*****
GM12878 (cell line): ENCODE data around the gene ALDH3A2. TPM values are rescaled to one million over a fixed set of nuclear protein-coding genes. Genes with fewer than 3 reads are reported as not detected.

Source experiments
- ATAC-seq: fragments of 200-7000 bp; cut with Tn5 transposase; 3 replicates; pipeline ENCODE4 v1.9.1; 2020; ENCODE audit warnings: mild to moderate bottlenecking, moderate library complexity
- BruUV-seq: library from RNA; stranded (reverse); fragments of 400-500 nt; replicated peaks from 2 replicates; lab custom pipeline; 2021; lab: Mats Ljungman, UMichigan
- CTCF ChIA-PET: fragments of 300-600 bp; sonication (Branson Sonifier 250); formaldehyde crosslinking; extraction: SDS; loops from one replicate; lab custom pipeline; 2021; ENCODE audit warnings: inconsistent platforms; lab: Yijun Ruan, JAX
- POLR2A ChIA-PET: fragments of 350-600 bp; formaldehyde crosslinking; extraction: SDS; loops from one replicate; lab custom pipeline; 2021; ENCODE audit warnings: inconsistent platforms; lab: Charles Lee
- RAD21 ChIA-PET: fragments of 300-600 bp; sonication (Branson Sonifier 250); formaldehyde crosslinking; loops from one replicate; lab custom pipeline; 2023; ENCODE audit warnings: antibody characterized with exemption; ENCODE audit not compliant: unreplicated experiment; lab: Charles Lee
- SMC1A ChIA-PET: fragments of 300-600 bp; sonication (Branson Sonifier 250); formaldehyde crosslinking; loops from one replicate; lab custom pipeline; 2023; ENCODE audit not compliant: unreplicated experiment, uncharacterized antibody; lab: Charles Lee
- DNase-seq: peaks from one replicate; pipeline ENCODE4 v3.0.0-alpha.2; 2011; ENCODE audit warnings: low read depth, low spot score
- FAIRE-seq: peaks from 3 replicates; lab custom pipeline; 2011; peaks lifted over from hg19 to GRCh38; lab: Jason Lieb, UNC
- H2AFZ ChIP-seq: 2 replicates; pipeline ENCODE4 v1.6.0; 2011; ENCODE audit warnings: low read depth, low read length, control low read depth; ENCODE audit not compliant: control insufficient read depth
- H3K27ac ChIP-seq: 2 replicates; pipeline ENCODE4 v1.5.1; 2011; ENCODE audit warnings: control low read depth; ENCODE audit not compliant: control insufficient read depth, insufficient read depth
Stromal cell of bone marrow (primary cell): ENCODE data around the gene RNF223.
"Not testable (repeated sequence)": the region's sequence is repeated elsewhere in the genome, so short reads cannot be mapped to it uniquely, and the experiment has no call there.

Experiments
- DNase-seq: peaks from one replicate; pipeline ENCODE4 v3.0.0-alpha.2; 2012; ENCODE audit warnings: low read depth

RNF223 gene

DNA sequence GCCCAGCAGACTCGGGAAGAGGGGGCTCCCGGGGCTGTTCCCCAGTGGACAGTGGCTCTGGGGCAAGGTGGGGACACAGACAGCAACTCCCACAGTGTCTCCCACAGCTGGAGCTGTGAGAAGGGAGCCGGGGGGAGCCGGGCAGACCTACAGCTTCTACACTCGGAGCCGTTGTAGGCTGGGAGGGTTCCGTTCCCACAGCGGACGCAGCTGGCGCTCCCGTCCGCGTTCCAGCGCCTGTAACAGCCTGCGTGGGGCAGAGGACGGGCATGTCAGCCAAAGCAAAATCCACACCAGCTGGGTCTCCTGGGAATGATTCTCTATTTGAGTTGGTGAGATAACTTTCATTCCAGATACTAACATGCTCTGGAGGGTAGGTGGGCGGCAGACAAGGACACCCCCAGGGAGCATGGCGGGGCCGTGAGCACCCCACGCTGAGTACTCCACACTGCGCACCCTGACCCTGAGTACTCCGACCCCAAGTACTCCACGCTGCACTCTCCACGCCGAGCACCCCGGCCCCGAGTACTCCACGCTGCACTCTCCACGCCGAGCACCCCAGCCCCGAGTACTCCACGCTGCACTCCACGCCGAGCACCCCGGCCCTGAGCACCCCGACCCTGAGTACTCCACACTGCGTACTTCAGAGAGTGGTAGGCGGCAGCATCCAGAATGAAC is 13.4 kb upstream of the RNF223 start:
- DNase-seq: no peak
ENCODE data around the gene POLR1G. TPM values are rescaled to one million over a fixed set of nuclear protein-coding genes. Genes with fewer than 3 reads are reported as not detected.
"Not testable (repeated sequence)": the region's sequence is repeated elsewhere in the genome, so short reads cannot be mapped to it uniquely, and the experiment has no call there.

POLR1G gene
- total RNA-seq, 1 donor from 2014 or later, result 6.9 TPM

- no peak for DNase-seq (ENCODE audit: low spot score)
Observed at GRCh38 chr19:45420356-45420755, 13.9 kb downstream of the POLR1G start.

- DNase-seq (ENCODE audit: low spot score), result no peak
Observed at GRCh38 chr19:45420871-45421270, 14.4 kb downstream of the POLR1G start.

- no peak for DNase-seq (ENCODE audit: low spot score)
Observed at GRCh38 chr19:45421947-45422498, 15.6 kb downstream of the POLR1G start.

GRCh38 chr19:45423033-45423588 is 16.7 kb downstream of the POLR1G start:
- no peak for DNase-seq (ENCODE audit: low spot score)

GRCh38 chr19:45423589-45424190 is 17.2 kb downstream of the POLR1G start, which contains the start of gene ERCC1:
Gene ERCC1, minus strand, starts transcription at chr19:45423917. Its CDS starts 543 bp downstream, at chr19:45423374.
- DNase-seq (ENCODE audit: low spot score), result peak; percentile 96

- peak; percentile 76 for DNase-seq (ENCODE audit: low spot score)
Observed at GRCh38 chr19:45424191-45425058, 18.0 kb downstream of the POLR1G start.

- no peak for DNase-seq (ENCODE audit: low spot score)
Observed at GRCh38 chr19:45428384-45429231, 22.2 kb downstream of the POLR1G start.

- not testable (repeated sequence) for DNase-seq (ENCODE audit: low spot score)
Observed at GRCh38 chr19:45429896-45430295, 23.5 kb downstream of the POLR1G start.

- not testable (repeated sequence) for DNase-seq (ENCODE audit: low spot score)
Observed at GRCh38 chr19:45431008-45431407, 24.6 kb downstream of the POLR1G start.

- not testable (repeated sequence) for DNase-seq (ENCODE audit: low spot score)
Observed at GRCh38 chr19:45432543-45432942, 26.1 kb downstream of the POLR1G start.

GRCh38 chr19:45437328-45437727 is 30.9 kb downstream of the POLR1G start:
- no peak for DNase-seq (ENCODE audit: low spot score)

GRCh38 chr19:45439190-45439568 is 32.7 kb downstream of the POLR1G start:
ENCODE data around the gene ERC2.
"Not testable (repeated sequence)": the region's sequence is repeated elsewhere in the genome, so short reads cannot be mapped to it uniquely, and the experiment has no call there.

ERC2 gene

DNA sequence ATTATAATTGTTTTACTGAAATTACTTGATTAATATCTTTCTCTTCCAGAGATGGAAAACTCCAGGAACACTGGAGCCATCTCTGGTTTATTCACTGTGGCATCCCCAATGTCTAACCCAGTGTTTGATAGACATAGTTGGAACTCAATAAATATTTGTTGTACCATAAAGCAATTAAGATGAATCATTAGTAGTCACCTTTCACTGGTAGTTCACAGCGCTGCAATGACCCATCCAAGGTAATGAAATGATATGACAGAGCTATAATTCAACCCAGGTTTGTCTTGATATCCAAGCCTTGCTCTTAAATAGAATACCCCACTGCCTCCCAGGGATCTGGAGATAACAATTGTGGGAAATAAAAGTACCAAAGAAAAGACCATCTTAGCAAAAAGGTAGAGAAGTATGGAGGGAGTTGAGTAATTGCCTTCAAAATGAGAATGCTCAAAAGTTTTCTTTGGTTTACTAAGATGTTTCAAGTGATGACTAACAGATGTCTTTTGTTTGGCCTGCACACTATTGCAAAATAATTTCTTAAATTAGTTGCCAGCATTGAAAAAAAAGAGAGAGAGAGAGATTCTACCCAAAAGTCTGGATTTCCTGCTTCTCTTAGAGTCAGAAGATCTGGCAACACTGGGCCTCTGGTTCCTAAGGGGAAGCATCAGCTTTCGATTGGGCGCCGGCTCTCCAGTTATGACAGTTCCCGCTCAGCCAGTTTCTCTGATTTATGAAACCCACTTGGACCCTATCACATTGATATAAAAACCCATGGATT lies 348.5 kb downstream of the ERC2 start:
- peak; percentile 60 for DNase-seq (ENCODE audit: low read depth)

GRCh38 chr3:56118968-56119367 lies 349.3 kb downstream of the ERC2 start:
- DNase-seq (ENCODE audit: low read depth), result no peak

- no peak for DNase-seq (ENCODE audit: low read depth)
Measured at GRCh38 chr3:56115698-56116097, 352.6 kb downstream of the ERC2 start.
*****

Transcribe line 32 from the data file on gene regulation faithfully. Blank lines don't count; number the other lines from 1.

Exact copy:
GRCh38 chr19:45423589-45424190 is 17.2 kb downstream of the POLR1G start, which contains the start of gene ERCC1: